The NSA and FBI targeted a number of prominent and seemingly upstanding Muslim-Americans for surveillance, including lawyers, professors, civil rights activists, and even a former Bush administration official, according to the latest revelation from Edward Snowden's document trove. A spreadsheet recapping the thousands of email addresses the NSA monitored under FISA from 2002 to 2008 contains the following people, reveals Glenn Greenwald at the Intercept:
- Faisal Gill, a Homeland Security official under George W. Bush who held top-level security clearance.
- Nihad Awad, executive director of the Council on American-Islamic Relations, the country's top Muslim civil rights group.
- Hooshang Amirahmadi, a professor of international relations at Rutgers and founder of the American Iranian Council
- Agha Saeed, former California State University political science professor, advocate for Palestinian rights, and opponent of government surveillance
- Asim Ghafoor, a lawyer who has represented clients in terrorism-related cases.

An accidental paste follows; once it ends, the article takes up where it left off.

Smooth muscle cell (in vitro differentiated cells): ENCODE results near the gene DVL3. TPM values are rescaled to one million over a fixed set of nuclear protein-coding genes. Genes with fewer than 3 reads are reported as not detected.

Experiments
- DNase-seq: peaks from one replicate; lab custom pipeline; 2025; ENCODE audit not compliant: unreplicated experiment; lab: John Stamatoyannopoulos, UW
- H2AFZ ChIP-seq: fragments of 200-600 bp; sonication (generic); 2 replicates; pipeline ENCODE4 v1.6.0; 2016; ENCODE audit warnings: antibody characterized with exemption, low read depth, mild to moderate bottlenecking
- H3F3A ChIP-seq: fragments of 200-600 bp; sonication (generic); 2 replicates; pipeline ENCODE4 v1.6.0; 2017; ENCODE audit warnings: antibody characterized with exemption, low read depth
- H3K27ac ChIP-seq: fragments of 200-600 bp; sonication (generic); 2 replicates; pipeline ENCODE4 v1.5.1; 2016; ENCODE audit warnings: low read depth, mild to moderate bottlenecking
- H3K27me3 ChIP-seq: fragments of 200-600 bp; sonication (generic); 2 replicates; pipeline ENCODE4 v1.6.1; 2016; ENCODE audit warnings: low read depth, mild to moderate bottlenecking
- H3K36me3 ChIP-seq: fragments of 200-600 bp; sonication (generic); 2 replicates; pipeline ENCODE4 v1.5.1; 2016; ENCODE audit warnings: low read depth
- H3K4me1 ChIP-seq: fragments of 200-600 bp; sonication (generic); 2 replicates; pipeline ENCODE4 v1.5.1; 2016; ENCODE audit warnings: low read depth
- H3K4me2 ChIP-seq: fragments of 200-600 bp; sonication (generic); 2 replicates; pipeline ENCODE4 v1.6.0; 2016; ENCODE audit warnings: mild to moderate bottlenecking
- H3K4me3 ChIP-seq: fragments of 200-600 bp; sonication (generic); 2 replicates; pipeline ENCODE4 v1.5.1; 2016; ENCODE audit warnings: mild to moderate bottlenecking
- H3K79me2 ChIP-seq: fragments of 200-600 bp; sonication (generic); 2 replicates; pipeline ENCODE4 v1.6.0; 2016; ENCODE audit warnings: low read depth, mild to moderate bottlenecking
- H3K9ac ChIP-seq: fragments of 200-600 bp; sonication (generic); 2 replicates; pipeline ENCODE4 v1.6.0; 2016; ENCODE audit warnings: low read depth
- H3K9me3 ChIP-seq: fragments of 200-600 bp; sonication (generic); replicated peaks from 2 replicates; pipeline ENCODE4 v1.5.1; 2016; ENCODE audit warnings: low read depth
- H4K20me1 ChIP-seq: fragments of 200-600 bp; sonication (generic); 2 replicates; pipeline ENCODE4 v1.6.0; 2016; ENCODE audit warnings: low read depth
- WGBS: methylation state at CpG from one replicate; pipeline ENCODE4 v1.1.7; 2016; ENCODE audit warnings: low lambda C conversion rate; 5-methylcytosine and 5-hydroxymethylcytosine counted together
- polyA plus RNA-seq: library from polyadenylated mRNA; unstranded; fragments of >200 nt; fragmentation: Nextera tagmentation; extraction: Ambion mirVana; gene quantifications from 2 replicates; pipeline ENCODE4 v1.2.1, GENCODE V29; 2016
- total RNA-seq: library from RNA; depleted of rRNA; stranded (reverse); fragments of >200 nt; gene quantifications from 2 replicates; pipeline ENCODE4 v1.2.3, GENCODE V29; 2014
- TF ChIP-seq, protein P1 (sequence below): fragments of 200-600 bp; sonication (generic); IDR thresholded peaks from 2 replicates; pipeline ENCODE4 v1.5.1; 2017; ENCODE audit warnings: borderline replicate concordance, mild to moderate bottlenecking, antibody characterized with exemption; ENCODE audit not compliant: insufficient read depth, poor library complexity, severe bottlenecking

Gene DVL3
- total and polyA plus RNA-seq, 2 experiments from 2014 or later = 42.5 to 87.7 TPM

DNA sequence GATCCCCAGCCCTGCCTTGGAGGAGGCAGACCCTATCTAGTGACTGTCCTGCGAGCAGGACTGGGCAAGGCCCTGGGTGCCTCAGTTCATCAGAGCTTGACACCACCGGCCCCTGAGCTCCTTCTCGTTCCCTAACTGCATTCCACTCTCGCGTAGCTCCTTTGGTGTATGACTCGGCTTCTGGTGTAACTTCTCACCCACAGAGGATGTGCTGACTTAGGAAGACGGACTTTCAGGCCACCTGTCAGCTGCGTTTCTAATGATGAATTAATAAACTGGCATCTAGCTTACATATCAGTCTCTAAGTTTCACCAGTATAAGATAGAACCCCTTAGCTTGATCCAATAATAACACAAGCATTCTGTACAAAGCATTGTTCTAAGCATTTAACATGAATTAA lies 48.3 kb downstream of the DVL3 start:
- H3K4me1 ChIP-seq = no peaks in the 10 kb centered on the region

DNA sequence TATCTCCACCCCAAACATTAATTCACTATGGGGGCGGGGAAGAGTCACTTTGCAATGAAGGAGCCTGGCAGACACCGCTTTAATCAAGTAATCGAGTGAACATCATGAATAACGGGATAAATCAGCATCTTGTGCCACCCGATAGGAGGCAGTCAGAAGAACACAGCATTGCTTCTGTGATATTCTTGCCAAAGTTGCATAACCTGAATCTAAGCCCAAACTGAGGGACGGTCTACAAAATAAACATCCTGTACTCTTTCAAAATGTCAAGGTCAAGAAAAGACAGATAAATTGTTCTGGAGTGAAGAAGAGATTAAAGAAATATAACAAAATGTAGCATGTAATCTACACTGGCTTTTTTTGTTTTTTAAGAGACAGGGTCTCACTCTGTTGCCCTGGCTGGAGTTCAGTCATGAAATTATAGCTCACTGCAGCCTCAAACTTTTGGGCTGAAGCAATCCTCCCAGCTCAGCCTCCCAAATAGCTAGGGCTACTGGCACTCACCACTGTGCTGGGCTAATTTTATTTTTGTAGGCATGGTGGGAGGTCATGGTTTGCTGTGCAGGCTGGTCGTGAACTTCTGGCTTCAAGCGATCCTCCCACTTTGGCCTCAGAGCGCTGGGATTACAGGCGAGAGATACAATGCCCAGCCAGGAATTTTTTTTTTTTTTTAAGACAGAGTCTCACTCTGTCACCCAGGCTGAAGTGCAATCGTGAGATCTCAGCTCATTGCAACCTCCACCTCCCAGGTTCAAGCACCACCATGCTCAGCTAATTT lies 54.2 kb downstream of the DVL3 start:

Despite years of surveillance, none of these targets have ever been accused of a crime or linked to a foreign power, and the government's justifications for their surveillance are classified. Former FBI official John Guandolo, who participated in some of the investigations, told the Intercept that the US is rife with "hundreds" of covert Muslim Brotherhood members, and that some had infiltrated the Pentagon—including CIA director John Brennan, whom he considers a "secret Muslim." Other former officials say those views aren't representative of the Justice Department as a whole. Snowden's files do, however, reveal some blatant Islamophobia; one 2005 memo showing how to format a FISA request, for example, uses the placeholder name "Mohammed Raghead" as a target.
The revelations come on the same day as reports that Snowden has applied to extend his asylum in Russia, which expires at the end of the month, according to Russia Today. Click here for more on that, or here for Greenwald's full piece.